Chapter 3 examines the issue of same-sex marriage in comparative context. Pierceson explains that laws protecting same-sex couples are not a worldwide phenomenon. Positive changes have occurred in Europe (Denmark was the first country to officially recognize same-sex relationships in 1989), Australia and New Zealand, South America, and North America while, on the opposite end of the spectrum, Asia and Africa have seen little positive activity (South Africa’s legalization of same-sex marriage in 2006 excepted).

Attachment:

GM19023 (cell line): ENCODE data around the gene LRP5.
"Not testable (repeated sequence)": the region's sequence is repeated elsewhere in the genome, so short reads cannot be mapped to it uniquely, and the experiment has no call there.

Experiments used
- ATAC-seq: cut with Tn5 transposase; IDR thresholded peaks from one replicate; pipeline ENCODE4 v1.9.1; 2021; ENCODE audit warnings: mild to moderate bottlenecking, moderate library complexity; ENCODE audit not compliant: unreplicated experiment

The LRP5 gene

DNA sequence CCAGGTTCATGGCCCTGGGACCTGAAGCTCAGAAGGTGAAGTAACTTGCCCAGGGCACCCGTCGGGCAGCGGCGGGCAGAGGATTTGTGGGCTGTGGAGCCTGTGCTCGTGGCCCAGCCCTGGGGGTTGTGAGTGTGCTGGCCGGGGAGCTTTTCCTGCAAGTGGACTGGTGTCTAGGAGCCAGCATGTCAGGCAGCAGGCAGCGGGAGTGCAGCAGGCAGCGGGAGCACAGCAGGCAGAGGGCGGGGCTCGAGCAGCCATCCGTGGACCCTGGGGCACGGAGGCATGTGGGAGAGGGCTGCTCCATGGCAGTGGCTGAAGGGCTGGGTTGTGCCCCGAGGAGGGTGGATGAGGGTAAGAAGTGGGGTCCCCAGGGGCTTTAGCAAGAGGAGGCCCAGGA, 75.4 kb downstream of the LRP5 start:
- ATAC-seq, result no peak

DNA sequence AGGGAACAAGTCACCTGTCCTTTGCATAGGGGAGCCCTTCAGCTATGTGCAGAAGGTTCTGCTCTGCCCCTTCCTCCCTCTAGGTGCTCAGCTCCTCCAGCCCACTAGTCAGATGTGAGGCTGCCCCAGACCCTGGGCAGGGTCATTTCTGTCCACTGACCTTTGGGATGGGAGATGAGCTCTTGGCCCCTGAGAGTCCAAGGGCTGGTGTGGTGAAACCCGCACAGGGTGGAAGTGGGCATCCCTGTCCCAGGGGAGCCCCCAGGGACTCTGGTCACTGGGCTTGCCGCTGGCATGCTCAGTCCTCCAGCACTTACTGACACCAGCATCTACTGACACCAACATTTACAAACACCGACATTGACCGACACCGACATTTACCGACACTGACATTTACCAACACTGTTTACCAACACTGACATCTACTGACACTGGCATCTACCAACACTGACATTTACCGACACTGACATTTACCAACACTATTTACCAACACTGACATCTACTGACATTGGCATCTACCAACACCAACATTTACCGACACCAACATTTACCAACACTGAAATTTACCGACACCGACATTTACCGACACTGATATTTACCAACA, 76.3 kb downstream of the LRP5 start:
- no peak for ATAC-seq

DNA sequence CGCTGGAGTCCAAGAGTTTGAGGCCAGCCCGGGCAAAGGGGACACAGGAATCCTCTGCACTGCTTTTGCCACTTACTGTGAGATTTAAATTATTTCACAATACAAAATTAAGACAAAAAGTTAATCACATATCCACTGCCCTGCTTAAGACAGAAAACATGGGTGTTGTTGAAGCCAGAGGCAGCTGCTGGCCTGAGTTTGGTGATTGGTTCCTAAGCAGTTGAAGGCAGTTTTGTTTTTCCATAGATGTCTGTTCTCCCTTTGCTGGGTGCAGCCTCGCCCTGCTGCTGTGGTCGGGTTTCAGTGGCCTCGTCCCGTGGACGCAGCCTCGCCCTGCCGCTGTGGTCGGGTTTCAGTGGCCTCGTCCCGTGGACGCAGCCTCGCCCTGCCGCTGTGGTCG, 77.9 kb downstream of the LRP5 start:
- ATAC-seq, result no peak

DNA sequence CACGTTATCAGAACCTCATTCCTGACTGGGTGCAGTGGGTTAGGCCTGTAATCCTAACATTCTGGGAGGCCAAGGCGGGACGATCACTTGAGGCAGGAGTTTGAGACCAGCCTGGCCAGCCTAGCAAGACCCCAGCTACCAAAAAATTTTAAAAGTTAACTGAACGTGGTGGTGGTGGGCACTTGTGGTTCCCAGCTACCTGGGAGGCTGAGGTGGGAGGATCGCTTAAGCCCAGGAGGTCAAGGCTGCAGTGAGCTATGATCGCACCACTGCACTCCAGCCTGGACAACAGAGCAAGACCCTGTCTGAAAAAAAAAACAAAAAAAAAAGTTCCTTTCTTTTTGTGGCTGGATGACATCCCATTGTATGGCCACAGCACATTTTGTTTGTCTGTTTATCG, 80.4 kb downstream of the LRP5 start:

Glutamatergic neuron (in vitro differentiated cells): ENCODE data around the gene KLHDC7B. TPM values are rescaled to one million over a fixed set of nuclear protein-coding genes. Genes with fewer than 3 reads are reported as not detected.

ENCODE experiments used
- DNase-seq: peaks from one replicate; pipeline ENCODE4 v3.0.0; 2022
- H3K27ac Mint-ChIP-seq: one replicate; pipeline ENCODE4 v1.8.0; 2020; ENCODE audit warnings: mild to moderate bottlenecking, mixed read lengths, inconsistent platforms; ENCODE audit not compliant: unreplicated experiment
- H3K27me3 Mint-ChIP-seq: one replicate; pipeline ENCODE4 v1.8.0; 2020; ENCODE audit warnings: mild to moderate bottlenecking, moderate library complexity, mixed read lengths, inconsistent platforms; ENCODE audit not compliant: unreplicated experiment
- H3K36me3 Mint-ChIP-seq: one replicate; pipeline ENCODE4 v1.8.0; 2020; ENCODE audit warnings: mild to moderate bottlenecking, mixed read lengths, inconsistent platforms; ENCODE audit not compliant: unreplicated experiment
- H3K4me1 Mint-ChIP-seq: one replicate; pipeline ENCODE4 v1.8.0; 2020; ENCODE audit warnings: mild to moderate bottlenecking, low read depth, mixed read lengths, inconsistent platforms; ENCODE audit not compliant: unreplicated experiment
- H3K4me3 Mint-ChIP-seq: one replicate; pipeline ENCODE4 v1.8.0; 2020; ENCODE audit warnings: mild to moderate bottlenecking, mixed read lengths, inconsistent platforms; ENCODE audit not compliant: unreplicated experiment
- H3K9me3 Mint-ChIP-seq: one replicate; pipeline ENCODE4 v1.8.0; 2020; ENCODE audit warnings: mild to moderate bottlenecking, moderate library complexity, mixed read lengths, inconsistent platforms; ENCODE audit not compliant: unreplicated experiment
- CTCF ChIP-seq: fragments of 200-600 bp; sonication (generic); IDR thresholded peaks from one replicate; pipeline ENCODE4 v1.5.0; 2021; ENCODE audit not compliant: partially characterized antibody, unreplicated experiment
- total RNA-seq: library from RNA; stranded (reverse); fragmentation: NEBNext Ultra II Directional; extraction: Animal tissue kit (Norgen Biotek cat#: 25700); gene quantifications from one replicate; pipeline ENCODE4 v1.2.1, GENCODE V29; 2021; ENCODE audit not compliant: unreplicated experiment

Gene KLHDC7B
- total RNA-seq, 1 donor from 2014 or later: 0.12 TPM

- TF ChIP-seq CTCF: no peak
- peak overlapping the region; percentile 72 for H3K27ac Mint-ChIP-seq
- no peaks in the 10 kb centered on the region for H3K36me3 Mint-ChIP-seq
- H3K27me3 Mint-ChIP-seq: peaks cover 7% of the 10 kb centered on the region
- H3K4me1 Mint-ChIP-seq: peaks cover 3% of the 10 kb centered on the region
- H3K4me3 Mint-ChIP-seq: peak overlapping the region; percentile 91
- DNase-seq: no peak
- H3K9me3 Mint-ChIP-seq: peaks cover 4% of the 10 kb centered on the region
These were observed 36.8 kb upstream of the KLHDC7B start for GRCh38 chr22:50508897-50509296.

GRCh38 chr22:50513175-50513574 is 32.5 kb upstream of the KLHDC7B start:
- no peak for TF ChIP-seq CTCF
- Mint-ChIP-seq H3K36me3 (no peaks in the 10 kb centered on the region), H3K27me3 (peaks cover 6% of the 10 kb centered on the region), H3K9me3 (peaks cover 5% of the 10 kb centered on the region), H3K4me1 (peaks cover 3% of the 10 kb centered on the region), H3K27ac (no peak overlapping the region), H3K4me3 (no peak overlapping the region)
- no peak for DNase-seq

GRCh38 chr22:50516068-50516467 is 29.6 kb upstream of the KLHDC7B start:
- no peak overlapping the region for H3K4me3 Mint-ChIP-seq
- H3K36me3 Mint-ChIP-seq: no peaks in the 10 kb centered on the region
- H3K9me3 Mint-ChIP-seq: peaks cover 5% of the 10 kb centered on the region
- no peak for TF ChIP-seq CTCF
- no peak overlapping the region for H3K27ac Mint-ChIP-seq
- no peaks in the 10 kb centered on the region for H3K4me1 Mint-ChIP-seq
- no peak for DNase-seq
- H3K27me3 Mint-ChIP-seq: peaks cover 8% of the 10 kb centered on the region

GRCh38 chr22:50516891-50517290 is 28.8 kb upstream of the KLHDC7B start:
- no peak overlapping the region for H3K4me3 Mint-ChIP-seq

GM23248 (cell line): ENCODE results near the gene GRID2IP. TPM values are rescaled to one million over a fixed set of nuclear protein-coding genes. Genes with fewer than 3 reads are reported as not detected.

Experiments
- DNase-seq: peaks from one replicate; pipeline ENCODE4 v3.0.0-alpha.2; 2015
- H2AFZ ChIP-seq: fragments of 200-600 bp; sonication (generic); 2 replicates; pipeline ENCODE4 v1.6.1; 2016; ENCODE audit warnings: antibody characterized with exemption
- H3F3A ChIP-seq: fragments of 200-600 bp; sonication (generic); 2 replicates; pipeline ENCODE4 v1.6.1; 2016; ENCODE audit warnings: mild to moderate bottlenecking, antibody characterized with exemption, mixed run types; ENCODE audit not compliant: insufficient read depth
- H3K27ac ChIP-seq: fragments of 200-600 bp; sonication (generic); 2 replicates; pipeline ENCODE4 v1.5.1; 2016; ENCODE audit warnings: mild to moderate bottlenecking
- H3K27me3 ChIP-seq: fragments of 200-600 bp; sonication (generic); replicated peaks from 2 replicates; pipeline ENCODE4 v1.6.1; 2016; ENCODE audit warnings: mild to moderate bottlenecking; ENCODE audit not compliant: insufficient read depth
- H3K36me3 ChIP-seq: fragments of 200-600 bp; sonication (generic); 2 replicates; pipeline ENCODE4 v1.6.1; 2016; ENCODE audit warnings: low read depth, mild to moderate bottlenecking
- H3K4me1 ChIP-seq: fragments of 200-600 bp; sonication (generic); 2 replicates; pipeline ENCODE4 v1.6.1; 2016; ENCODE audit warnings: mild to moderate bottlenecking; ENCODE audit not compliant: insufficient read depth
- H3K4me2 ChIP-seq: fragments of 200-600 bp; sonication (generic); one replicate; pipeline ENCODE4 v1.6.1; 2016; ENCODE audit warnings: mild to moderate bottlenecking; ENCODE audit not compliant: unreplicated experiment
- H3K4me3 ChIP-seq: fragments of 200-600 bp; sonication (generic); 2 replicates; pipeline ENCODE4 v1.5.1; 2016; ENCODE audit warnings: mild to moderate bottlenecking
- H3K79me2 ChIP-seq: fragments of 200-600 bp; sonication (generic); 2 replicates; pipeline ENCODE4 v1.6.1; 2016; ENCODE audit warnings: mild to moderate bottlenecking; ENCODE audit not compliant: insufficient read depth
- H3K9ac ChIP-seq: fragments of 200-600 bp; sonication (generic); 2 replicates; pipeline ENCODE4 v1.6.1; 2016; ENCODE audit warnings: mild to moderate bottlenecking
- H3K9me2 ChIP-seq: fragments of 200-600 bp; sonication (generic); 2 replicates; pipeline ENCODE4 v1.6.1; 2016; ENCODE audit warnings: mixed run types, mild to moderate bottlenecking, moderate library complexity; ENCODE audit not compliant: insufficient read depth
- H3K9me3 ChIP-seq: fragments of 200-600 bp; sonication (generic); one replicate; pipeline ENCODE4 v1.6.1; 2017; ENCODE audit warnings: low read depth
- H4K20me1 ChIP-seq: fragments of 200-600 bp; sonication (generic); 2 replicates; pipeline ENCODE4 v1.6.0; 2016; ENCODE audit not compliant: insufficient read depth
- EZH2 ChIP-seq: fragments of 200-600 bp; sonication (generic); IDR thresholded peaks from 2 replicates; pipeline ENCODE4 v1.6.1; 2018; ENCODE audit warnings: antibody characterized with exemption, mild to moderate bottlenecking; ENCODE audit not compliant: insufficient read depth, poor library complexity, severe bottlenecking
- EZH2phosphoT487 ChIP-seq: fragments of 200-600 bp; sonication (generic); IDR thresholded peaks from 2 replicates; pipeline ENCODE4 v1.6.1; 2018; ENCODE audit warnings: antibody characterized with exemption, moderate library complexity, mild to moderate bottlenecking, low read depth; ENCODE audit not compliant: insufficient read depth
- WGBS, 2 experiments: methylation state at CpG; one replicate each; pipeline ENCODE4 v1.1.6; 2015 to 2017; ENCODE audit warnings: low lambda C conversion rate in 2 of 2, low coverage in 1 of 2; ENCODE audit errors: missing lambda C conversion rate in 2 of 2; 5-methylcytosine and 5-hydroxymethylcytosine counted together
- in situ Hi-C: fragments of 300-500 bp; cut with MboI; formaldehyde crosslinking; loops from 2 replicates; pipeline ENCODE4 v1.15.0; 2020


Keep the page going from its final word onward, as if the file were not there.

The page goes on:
Chapters 4-7 analyze the American context. Chapter 4 provides an in-depth discussion of the first modern phase of U.S. litigation and its backlash with a focus on Hawaii, the District of Columbia, Alaska, Vermont, and Massachusetts. Elected officials and courts began to take the issue seriously. In Chapter 5, Pierceson discusses same-sex marriage in the Midwestern U.S. which was spurred by unexpected decisions by the Iowa Supreme Court to legalize same-sex marriage in 2009. Civil unions were enacted in Illinois in 2011 and a domestic partnership law in Wisconsin in 2009. The chapter also details developments in Minnesota, Indiana, Ohio, and Michigan. Chapter 6 covers the Eastern and Southern states from 2004-2012 with particular attention to New Jersey, Connecticut, New York, Maine, New Hampshire, Rhode Island, Maryland, Delaware, and North Carolina. Of particular interest are the tables Pierceson provides in this chapter. The first details the type of same-sex marriage policies enacted in the states, the year of enactment, whether litigation was the catalyst, and whether there was a court mandate. The second examines votes on state constitutional amendments banning same-sex marriage and includes the year of the vote, the percentage of support, and whether the vote was on marriage only or a “Super-DOMA.” Chapter 7 looks at the Western U.S. including Oregon, Washington, California, Arizona, Colorado, Nevada, New Mexico, and Wyoming. In sum, Pierceson notes that all regions of the U.S., except the South, have recognized same-sex marriage, civil unions, or domestic partnerships.